Cecarria Barlow

1 species of New Guinea, Philippines, New Britain, Solomon Islands

1 species recorded from New Guinea. Click on a name to go to its species page

  1. C. obtusifolia (Merr.) Barlow. New Guinea


Description (Barlow 1974)

Cecarria Barlow in Barlow and Wiens, Brittonia 25: 28, 34 (1973). Type Species.- Cecarria obtusifolia (Merr.) Barlow.

Aerial stein-parasitic shrubs with opposite curvinerved leaves. Inflorescence an axillary simple 2-flowered umbel (rarely produced into a 4-flowered simple raceme or spike); bracts solitary under each flower. Corolla 6-inerous; petals in the open flower separating to the base. Stamens nearly equal; anthers dorsifixed, versatile. Style articulate very close to the base. Basic Chromosome Number.- x = 9.

A monotypic genus with a disjunct, sporadic occurrence from the Philippines to Bougainville. The genus has an anomalous position in the family, and for a better understanding of its relationships, critical studies of its floral anatomy are necessary. The two species here united in synonymy and placed in Cecarria were originally described as species of Phrygilanthus. They were later transferred to Muellerina by Barlow (1962) when the heterogeneity of Phrygilanthus as then circumscribed became apparent. (For an account of the relationships and taxonomy of the species of Phrygilanthus sens. lat., see Barlow and Wiens 1973.) Cecarria is here distinguished from Muellerina on the basis of its 6-merous, actinomorphic flowers, which are also much shorter than those of Muellerina, and its nearly equal stamens. A further significant difference is the chromosome number; Cecarria, with x = 9, is the only genus of Loranthaceae with versatile anthers to have this number. The other members of Phrygilanthus sens. lat. have x = 12, x = 11 (including Muellerina), x = 10 or x 8. The basic number x = 9 is otherwise characteristic of the Old World Lorantheae with basifixed anthers, and Cecarria is perhaps an unspecialized relic genus near the stem of this Old World line.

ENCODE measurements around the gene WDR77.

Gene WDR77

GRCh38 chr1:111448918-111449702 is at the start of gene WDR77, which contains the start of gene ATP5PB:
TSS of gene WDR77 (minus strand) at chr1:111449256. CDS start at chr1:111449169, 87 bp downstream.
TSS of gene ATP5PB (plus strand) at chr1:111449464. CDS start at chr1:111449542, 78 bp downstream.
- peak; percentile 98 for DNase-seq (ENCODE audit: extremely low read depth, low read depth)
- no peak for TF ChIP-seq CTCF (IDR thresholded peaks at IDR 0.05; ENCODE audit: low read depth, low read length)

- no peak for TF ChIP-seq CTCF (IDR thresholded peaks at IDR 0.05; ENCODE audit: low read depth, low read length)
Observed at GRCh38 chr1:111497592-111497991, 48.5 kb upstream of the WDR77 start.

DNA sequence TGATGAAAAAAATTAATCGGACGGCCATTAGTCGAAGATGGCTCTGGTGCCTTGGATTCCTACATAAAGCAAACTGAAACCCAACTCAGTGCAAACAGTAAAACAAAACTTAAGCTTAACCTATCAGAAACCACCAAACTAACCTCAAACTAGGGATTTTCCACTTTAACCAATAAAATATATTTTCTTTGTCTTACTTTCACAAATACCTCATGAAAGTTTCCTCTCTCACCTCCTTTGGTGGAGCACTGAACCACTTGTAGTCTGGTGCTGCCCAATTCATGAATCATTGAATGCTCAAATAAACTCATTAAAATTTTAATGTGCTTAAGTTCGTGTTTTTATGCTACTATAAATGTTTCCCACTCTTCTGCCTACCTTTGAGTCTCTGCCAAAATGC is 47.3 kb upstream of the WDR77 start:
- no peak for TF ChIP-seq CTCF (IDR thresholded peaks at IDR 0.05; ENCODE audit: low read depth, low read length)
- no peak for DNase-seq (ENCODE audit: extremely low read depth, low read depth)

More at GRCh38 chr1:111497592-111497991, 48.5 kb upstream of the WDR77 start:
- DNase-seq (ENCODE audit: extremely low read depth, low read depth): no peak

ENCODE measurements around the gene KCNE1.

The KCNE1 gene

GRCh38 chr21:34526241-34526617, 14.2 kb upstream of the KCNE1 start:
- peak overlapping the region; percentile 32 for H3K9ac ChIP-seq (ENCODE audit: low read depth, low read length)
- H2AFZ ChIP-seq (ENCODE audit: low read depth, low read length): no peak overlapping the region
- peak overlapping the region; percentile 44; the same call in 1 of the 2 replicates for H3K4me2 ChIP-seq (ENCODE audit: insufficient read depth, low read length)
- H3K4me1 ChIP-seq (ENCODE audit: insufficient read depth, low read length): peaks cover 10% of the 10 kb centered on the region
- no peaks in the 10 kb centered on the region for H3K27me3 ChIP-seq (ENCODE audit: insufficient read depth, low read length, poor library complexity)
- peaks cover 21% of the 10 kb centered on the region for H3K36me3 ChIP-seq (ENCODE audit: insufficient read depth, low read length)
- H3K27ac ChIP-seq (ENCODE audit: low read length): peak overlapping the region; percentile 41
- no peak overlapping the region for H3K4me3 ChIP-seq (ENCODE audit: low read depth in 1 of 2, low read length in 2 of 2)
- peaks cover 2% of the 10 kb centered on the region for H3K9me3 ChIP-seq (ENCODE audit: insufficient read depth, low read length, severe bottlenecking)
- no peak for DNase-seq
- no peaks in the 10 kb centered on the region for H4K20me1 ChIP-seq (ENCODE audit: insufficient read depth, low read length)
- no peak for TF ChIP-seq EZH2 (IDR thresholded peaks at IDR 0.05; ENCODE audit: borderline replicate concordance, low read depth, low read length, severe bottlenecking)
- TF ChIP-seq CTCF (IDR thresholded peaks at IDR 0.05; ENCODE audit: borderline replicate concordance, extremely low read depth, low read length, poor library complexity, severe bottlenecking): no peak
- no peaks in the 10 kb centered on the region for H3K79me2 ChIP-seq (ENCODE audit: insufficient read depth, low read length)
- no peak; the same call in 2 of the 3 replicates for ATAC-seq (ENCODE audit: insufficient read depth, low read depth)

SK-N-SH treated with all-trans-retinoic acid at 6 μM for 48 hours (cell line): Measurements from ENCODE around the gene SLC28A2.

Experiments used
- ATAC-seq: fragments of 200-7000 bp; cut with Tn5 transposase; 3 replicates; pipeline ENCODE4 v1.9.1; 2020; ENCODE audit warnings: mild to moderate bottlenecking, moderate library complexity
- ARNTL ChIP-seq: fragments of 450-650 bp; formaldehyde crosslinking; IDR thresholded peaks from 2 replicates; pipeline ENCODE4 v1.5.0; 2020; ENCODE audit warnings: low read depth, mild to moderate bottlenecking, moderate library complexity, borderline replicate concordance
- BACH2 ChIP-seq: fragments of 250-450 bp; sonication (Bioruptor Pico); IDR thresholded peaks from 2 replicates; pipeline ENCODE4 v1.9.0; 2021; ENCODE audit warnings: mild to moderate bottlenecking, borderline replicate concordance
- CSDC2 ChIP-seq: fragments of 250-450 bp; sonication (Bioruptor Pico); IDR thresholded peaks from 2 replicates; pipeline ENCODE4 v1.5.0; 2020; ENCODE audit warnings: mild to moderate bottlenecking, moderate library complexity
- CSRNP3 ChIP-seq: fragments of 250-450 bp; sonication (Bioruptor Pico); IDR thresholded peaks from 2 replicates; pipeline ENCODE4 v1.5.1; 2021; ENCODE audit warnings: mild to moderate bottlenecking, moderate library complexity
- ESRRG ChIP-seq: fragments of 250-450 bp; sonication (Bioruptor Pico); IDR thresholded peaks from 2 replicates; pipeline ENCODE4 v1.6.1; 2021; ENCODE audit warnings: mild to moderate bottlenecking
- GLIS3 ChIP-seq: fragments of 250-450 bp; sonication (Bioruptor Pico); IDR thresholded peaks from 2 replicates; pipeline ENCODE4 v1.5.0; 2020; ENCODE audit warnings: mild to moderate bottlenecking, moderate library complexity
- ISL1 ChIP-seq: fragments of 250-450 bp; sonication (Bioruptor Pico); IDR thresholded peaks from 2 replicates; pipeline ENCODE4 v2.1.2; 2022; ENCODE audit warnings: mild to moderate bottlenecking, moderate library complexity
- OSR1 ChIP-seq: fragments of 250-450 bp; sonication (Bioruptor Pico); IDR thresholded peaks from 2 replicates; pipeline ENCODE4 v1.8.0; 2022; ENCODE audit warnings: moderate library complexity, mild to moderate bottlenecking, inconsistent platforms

The genus is named in honour of Cedric Erroll Carr, who was born in 1892 in New Zealand, worked and made botanical collections in Malaya, Sumatra and Borneo in 1932-33, and collected in Papua in 1935-36. He died of malaria in Port Moresby in 1936.

Updated 28 June 2003